Kamala Harris suspended her presidential run Tuesday, marking a lackluster end to an initially soaring presidential bid premised on the California senator’s personal biography and prosecutorial acumen. Ultimately, her run foundered with a muddled purpose, campaign infighting and an inability to sustain support from vital Democratic voting blocs, particularly African Americans.
In an email to supporters, Harris blamed her campaign’s end on a lack of money.
“I’m not a billionaire. I can’t fund my own campaign. And as the campaign has gone on, it’s become harder and harder to raise the money we need to compete,” she wrote. “In good faith, I can’t tell you, my supporters and volunteers, that I have a path forward if I don’t believe I do. So, to you my supporters, it is with deep regret — but also with deep gratitude — that I am suspending my campaign today.”
The freshman senator entered the race as a rising star, representing the more youthful and diverse voters that have become the Democratic Party‘s base. Her sharp interrogations of Trump administration officials in Senate hearings had made her one of the highest-profile members of Congress. Her polished campaign launch put her firmly into the top tier of a crowded Democratic field.
But Harris, 55, struggled to articulate a distinct rationale for her candidacy. Dropping in the polls and struggling to raise money, she tried to regroup in October, slashing staff at her Baltimore campaign headquarters for a last-ditch push to win over Iowa, a state she’d initially placed little emphasis on in her strategy for capturing the Democratic nomination.
Harris, who campaigned in Iowa over the Thanksgiving weekend, made the decision to abandon the race on Monday after reviewing the path forward with her family and senior aides, according to an advisor. Among the factors weighing on her were the vast spending on television ads by new Democratic rival Michael R. Bloomberg, the billionaire and former New York mayor, and the difficulty she would face getting her message out in January during the likely impeachment trial of Trump in the Senate.
Fellow Democratic contenders, including some of Harris’ most spirited sparring partners, reacted with praise.
Former Vice President Joe Biden, whom Harris laced into in the first Democratic debate in June over his opposition to school busing in the 1970s, lauded her as “a first-rate intellect, a first-rate candidate and a real competitor.”
“I have mixed emotions about it, because she is really a solid, solid person and loaded with talent,” he told reporters during a campaign stop in Iowa.
South Bend, Ind., Mayor Pete Buttigieg, whose success with big-dollar donors ate into Harris’ fundraising base, wrote on Twitter that Harris “has spent her career advocating for the voiceless and the vulnerable. I am grateful for her leadership and the courage she brings to the Senate and the national debate. I know she will continue to fight fearlessly on behalf of the American people — and our democracy.”
Born in Oakland and raised mainly in Berkeley, Harris is the daughter of immigrants: Shyamala Gopalan, who was a breast cancer researcher from India, and Donald Harris, a Jamaican economist who taught at Stanford University.
Her biracial background was initially seen as a major asset at a time when African Americans, Latinos and Asians are important blocs in the Democratic coalition. But Harris’ uneven performance in the campaign, especially her fumbling on healthcare, drove her poll ratings down and she never recovered.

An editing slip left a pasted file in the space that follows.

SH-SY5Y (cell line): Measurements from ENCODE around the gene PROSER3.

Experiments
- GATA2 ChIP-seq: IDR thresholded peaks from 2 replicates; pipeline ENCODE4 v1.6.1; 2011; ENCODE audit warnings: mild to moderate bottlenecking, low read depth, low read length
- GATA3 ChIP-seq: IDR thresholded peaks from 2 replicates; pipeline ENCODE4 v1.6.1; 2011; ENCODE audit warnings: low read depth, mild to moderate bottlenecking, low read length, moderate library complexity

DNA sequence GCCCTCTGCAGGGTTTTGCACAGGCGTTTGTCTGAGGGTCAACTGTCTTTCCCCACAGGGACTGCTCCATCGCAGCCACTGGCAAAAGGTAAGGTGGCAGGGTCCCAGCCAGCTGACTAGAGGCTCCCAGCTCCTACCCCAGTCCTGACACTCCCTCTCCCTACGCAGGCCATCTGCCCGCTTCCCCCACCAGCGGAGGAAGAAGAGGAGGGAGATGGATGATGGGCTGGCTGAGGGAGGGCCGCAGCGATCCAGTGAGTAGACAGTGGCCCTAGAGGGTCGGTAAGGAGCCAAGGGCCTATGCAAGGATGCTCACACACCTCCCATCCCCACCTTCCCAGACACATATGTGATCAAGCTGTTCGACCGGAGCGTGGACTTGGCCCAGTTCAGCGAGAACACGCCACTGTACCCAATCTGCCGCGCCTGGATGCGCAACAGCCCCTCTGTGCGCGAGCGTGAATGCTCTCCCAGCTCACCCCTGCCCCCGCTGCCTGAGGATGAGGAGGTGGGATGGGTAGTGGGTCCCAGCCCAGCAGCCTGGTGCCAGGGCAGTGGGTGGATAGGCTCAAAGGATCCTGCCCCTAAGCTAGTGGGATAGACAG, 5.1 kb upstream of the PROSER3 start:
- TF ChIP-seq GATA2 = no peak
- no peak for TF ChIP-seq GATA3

An early supporter of “Medicare for all,” a touchstone for progressive candidates, Harris said in January that she wanted to eliminate private health insurance, but then quickly backed away from that position, leaving many voters unclear on where she stood. When she released her full healthcare agenda months later, her failure to explain it clearly on a debate stage raised still more doubts about how she would approach this top issue for many Democrats.
Harris has never lost an election. A career prosecutor, she won her campaign for San Francisco district attorney in 2003, then state attorney general in 2010. She captured her U.S. Senate seat six years later and quickly made a name for herself as a sharp interrogator of Trump administration appointees, including former Atty. Gen. Jeff Sessions.
According to a new poll, a majority of California Democrats wanted Harris to drop out of the race. The poll, conducted by the Berkeley Institute of Governmental Studies for the Los Angeles Times, showed that by 61% to 24% likely Democratic primary voters in California thought Harris should quit the race.
Harris’ support in the state had steadily slipped, and she was the first choice of only 7% of the state’s Democratic primary voters, according to the poll. Judging by the second choices of her supporters, Biden and Sen. Elizabeth Warren would be the likely main beneficiaries of her withdrawal, at least in California, which holds its primary on March 3.
In recent months, Harris’ campaign was rocked by reports of internal dissent and dwindling funds. Still, the decision to drop out was abrupt. Just one day earlier, her campaign announced that California Gov. Gavin Newsom, a longtime political ally, would stump for her in Iowa later in December. And a pro-Harris super PAC planned to spend at least $1 million to run television commercials in Iowa trumpeting her as the Democrat most feared by President Trump. The group canceled the ad buy Tuesday morning.
Times staff writer David Lauter in Washington contributed to this report.